From Los Angeles, Israel is 20 hours away by plane and 10 hours ahead on the clock; it’s also a world apart. But in the past 55 years of the State of Israel’s independence, thousands of Jews have made aliyah from L.A., generally forfeiting a more comfortable lifestyle to follow their dreams. Why did they move there? How did they do it? How do they feel about it in hindsight? How has the country changed since their arrival? The Jewish Journal went to Israel to speak to former Angelenos, to find out how life in the Jewish state compares to life in the Golden State.
The Good Soldier
Tahg Adler is at the cusp of his youthful idealism, the end of the period when dreams give way to the reality of, say, putting food on the table. The bright light of conviction still emanates from his blond California face as he talks about his move back to Israel. “I felt a sense of attachment, a sense of belonging,” the 26-year-old explains from Atara’s Cafe in Rehavia, the upscale Jerusalem neighborhood in which he has lived since the fall.
Adler has been back and forth between California and Israel for a number of years, first attending the Otzmah one-year program in 1988, after receiving a B.S. from San Diego State University. He returned to California to become the American Israel Public Affairs Committee’s West Coast student organizer and made aliyah in January 2000, at which time he took intensive Hebrew at Ulpan. He then served in the Israeli army for nine months, until a stress fracture resulted in his release three months early.
It was back to San Diego for grad school in exercise physiology for him, but he quickly realized “he wasn’t feeling it,” he says, because “I wanted to go back to Israel.” In order to keep that connection, he came to Los Angeles to work at the Israel Aliyah Center as a program recruiter to encourage students to go on programs to Israel.
It’s not hard to see why students might be encouraged by the passionate Adler, who had been voted model soldier when he served in the Israel Defense Forces (IDF). During his time in L.A.,the center sent some 160 students on programs to Israel, the feeder for future aliyah. “I wanted to take my experience and pass it on to other students,” says Adler, who believes he was successful because he actively went out to campuses, Israel fairs and Jewish events to engage students and help them find the right program to go to Israel. Despite the fact that they were successful during such a tough year of tourism for Israel (“many more students wanted to go, but their parents wouldn’t let because of security; instead they turned proactive about Israel on campus”), six months ago Adler decided to send himself — instead of others — to Israel.
He continued to work with the Aliyah Center until February, serving as a touchpoint for some of the people he helped make aliyah, however, he is primarily focusing on his own acclimation. During the day, Adler takes on private clients as a personal trainer and also plays drums in a band. In addition, at the unusual hours of 5 p.m. to 1 a.m., he works for CSM (IDT in the United States) as a customer service representative for overseas telecommunications to the United States. “It allows me to live here,” he explains.
The son of Yeshiva University College Dean Dr. Norman Adler, Tahg Adler has a unique perspective on the Los Angeles community, because he worked in it as a recruiter. “I think the L.A. community can raise the Jewish consciousness exponentially by raising its connection to Israel.” True to his background in physiology, Adler gives the following metaphor. “World Jewry is the body, and Israel is the heart. You need a strong heart to keep the body going.”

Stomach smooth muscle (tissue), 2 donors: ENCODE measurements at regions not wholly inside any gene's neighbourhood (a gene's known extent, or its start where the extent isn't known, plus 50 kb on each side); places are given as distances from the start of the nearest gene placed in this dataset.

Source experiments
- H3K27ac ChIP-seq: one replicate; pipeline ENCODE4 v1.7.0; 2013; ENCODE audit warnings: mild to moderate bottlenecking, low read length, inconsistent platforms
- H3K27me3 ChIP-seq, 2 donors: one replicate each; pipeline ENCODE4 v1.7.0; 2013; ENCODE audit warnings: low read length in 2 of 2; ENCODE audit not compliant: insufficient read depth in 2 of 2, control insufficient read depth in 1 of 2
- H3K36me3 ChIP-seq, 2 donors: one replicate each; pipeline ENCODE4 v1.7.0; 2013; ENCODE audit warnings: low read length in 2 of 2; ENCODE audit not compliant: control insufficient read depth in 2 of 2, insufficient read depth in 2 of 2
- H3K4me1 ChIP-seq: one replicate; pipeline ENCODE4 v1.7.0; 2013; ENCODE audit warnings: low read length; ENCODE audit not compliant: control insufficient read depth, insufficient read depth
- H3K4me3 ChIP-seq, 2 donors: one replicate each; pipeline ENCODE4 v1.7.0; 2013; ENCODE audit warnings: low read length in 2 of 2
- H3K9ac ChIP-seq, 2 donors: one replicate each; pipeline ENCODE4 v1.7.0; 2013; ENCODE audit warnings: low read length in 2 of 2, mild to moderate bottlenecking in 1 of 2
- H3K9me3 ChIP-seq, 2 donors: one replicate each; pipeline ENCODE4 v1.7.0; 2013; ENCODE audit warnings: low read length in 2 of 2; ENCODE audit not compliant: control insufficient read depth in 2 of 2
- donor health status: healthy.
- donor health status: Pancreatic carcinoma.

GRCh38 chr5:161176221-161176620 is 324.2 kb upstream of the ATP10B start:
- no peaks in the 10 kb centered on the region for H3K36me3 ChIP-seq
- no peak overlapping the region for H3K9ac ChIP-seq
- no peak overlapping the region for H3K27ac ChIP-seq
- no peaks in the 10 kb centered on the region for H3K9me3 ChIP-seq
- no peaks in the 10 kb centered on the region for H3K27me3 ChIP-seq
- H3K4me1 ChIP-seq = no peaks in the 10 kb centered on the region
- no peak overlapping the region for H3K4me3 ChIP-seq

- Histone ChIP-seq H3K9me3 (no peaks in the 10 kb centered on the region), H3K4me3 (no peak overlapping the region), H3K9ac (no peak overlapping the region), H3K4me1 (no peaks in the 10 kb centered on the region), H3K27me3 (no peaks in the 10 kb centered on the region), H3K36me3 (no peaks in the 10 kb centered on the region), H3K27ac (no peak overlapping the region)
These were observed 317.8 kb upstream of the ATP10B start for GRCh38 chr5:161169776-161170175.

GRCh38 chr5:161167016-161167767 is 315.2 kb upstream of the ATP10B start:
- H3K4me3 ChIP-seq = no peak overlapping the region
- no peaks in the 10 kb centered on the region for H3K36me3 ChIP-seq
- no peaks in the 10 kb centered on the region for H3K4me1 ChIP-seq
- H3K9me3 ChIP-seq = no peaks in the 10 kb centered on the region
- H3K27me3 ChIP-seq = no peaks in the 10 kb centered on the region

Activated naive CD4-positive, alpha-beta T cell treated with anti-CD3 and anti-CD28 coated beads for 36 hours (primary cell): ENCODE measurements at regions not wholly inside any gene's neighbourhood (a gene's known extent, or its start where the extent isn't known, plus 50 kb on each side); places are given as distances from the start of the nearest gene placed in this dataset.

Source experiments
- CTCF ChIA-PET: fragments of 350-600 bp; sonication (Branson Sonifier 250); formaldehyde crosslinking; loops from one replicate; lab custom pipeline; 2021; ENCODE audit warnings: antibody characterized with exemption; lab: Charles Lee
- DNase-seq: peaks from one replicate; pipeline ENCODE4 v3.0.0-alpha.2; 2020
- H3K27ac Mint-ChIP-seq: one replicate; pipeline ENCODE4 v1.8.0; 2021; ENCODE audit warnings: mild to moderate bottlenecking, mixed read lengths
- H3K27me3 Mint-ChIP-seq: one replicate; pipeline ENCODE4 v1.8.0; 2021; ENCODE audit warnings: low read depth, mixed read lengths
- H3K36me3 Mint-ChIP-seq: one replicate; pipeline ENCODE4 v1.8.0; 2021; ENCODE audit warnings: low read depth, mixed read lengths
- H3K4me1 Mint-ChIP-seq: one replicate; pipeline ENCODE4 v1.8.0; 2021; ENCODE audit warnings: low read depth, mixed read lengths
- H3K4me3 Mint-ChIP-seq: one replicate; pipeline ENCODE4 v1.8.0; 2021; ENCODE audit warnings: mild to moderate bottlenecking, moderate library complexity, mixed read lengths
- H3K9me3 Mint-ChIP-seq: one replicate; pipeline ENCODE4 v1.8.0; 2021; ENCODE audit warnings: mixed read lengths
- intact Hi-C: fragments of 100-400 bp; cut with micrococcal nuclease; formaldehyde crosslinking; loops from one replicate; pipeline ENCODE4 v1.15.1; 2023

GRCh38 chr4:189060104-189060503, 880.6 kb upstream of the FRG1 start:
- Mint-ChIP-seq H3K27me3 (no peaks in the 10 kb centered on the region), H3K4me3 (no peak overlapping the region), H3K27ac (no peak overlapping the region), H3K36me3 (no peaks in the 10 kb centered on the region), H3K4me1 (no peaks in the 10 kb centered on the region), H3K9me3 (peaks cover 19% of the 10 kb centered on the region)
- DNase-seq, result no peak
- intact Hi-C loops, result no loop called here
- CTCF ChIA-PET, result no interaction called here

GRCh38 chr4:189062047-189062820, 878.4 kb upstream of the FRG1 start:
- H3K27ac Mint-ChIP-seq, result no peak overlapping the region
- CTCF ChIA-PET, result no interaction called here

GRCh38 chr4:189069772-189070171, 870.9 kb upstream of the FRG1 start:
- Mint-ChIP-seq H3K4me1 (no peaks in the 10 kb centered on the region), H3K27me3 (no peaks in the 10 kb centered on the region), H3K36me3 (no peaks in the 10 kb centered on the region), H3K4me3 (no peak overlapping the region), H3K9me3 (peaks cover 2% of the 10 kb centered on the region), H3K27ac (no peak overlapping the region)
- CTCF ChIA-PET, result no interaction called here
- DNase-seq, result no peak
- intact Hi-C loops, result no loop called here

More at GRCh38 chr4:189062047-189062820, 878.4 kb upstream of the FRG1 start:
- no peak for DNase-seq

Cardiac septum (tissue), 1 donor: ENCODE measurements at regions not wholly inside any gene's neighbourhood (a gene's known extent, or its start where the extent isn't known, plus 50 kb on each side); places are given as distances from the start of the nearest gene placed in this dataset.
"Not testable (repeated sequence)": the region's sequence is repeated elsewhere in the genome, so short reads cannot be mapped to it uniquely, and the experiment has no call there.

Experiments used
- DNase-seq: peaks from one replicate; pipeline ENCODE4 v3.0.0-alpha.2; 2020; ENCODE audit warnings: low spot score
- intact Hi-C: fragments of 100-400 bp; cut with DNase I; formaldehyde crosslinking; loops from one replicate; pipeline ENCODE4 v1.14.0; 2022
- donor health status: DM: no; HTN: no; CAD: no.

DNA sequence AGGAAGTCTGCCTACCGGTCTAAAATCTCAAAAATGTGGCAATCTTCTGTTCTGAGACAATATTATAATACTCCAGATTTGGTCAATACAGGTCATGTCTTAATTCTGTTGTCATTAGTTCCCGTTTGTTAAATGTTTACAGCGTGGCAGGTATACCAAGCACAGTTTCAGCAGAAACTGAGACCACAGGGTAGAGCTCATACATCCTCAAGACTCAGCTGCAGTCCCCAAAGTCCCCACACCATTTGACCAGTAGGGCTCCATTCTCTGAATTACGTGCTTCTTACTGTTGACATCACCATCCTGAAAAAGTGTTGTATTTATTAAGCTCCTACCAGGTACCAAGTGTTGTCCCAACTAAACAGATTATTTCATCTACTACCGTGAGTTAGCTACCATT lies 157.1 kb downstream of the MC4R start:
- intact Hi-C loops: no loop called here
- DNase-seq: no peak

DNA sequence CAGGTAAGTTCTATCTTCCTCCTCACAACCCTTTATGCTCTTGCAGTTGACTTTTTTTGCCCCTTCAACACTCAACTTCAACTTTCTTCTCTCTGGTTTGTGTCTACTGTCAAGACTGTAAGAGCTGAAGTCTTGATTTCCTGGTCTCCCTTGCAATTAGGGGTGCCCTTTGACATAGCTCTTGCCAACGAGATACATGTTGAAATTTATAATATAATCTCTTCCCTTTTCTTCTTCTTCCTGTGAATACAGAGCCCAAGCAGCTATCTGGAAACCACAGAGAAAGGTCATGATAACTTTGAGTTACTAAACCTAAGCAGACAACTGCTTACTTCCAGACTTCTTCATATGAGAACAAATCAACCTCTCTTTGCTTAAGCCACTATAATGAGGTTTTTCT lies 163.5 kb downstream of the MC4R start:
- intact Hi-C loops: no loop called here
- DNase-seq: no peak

The Kibbutz Milkman
Boy, does it reek at the Ma’aleh Gilboah milking center in the Jordan Valley. But Lenny Kaplan seems unaffected by the unusual surroundings of two rows of cows flanking him for their daily milking.
That’s probably because Kaplan has been at the kibbutz since 1976, when he moved to Israel. “Bnei Akiva [the religious Zionist youth movement Kaplan had belonged to in Los Angeles since the fourth grade] told us they were establishing a new kibbutz and needed people to go there, so I came here.”
Kaplan’s idealism is a product of his upbringing. Born in Seattle, Kaplan moved to Los Angeles when he was a year old and grew up in the Fairfax area, where his family attended Sha’arei Tefilah, and he went to Hebrew Academy. After the Six-Day War, his father, a Jewish educator at the school, decided to send Kaplan to Israel for the first year of high school, but Kaplan managed to extend his stay for the next three years.
“By the time I was 18, I was very involved and knew it was going to be my home,” Kaplan says. He did return to the United States with the intention of attending law school, but with the outbreak of the Yom Kippur War in 1973, Kaplan returned to Israel as a volunteer: He and his friends served as manpower on kibbutzim. Kaplan worked for three months raising turkeys on Kibbutz Yavneh — replacing the men who were fighting. He went back to L.A. to finish college. “I think that those three months strengthened my yearning to come back to Israel.”
Kaplan, now 49 with five children, manages the dairy farm and also serves as a consultant to agriculture companies. (One of the kibbutz’s innovations is that its milk has the kosher certification of the “Edah Haredit,” the ultra-Orthodox of Israel, because the kibbutz discovered a way to milk cows on Shabbat that does not violate the law.)
When Kaplan made aliyah in 1976, the Kibbutz had just started. Now with over 55 families — 300 people — it recently turned into a moshav kehilati, a privatized community where people earn their own living and reside in their own homes, as opposed to the communal, socialized ideal of the kibbutz, which in the last decade has been in great decline all over Israel, because the younger generation has not opted to live on kibbutzim.
Kaplan says that it’s a pity that the kibbutz movement today is not as attractive as it was 25 years ago, but being pragmatic, the only way the kibbutz movement can survive today “is to make the changes needed, and the only way is to privatize and turn them into agricultural communities,” Kaplan explains. “It’s the only way that [agricultural communities] can exist. It’s important to me that they continue to strive,” he says. “The ideology is less important to me.”
In his yellow plaid shirt and work boots, Kaplan is the very picture of the kibbutznik, not one of those immigrants you can really imagine living anywhere else but here on Ma’aleh Gilboa. He has spent three years in the United States as an emissary “It’s important for my kids to experience what I grew up with, but I don’t regret for a moment making aliyah. I’m very happy that I was born American and very happy that I’m living in Israel.”